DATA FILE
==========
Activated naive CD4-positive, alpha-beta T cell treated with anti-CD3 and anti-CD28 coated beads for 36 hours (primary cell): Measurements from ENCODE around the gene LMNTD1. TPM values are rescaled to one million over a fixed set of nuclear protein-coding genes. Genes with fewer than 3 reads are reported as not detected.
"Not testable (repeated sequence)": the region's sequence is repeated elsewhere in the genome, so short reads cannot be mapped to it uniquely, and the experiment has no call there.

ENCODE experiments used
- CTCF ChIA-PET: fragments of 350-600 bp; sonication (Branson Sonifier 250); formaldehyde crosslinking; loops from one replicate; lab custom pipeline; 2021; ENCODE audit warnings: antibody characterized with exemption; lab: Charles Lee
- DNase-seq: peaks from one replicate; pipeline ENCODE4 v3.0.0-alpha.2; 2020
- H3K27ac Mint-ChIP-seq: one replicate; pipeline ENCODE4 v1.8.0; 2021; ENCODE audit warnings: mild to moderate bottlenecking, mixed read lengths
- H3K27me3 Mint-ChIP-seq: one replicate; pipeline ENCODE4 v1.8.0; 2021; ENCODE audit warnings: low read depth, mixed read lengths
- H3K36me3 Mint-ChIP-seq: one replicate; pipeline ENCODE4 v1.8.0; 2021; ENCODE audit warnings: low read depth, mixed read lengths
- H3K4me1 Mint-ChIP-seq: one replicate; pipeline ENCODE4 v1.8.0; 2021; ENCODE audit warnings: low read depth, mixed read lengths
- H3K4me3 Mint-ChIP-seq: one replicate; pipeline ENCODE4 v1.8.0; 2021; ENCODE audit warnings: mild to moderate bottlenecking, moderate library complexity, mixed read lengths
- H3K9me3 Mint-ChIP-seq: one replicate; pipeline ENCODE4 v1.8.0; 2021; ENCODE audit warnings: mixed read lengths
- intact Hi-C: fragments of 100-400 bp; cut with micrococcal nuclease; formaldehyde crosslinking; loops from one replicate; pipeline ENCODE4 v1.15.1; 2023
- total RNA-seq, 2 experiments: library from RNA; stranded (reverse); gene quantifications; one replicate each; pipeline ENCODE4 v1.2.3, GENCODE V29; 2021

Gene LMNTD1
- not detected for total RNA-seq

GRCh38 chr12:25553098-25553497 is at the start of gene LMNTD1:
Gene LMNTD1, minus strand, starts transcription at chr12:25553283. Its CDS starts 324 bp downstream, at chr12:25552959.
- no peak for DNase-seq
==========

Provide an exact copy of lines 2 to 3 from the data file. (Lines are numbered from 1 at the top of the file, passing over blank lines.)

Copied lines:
"Not testable (repeated sequence)": the region's sequence is repeated elsewhere in the genome, so short reads cannot be mapped to it uniquely, and the experiment has no call there.

ENCODE experiments used